Review of ‘Words of a Derbyshire Poet’, by F. Philip Holland

This review is by Julie Bunting, and was published originally in The Peak Advertiser, the Peak District's local free newspaper, and is reproduced with Julie's kind permission.

by F. Philip Holland
Illustrated with fine sketches by Patty Holland
Published by Five-Bar-Gate Publishing,
ISBN 978-1-906722-12-8 (2009)

This new collection from F.Philip Holland presents a generous compendium of around 150 pieces. Moving far beyond his deep attachment to the lands of the Peak, the author has also taken inspiration from travels far and wide. His work shares constant refrains of nature and wildlife, from the hare as a dancing 'mad-cap boxer' to the unquenchable spirit of the Shire Horse, or to calves - not just cow but rhino. Lines on one devoted pair of twins breathe unexpected life into something quite mundane.

A White Peak farmer for most of his life, Philip makes wonderful use of rare dialect; the likes of charlock, gormers, a bullston' or the huckrel with her dubious morals.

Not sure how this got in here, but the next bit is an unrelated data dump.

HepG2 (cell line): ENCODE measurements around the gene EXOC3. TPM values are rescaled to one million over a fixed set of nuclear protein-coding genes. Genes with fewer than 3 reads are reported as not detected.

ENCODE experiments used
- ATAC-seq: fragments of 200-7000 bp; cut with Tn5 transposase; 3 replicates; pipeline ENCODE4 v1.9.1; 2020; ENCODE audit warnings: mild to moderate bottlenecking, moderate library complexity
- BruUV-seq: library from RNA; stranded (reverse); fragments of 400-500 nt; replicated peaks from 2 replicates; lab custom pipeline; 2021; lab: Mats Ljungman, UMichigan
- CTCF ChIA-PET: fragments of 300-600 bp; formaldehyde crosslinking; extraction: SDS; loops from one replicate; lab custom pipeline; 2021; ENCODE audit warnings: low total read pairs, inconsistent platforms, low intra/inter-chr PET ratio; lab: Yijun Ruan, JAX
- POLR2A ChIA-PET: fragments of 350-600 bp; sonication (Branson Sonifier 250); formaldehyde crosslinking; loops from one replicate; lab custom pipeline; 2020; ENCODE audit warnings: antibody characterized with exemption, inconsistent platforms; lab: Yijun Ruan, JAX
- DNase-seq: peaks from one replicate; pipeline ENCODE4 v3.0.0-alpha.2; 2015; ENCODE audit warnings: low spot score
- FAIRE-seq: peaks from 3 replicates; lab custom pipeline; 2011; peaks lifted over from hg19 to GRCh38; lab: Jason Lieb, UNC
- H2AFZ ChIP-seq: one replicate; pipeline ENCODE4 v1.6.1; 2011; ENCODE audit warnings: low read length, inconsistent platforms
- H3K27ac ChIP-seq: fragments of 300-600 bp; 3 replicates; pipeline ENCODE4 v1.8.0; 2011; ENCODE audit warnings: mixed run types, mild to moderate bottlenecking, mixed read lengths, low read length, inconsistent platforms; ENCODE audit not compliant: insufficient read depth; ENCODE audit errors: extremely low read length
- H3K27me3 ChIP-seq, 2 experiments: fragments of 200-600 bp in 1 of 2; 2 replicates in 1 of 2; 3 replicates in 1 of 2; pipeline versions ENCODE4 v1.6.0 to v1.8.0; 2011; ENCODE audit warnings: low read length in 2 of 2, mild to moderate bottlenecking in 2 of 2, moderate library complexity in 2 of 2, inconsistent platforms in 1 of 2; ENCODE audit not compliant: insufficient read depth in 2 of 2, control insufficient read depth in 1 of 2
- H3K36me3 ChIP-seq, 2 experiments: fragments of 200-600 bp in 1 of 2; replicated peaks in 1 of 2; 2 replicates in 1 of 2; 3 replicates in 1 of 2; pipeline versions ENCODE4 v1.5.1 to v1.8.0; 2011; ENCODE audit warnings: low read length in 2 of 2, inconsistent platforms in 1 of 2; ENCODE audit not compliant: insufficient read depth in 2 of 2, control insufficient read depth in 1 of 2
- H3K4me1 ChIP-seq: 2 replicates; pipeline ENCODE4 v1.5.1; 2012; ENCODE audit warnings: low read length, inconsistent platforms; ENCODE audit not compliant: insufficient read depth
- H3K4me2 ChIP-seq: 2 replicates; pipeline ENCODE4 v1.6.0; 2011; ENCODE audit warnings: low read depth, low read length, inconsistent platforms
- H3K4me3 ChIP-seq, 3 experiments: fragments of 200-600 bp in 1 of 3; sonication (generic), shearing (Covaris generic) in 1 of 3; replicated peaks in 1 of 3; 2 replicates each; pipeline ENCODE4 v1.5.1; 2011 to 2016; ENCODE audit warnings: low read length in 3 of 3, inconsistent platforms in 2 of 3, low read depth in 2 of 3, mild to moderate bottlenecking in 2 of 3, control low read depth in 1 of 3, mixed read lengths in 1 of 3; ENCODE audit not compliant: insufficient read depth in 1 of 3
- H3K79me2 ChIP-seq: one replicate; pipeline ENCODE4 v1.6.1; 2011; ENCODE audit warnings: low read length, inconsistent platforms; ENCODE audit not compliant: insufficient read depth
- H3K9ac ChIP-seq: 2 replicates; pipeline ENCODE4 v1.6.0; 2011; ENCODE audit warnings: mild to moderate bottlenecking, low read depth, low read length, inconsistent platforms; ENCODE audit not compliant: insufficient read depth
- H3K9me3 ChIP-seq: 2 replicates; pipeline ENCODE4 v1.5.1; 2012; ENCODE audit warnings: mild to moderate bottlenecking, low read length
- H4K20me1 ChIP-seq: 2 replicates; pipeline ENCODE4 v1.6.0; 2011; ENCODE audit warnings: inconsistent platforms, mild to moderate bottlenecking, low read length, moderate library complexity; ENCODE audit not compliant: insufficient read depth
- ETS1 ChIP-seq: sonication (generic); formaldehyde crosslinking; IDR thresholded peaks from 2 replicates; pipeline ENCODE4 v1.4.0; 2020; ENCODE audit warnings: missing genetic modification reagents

Here is an imagination which lives not just in the past, however. Hence the intriguing 'Hannibal, on meeting Clarice'; Harry Potter put in his place; a rap-parody on Khubla Kahn. On a seasonal note, we can chant along with the rollicking 'Sale-Fever' (with apologies to John Masefield) - its lines typifying the instinct to read poetry aloud, viz:

'I must go down to the sales again, B.&Q. and M.F.I.
And all I ask is a Top Shop, and a Selfridges nearby
... And all I want is a plastic card, and a sell-by-date decoder,
And two new feet, and a facial scrub, at the free make-over'.

Levity is put aside for a selection of evocative love poems that conclude with 'Messages', a centuries-long journey of broken promises evolving from rolled up vellum and a goose quill to a secretive 21st-century 'C U L8 er?'

In his foreword to the book, Sir Christopher Ball gives the author high praise for his 'astonishing variety of topics, genres and forms' including free verse, ballads and sonnets. The first poem is in fact a haiku - a rare form which has recently made European headlines. Under the pen of poets like F.Philip Holland, the Peak will never become a literary backwater.

Review by Julie Bunting

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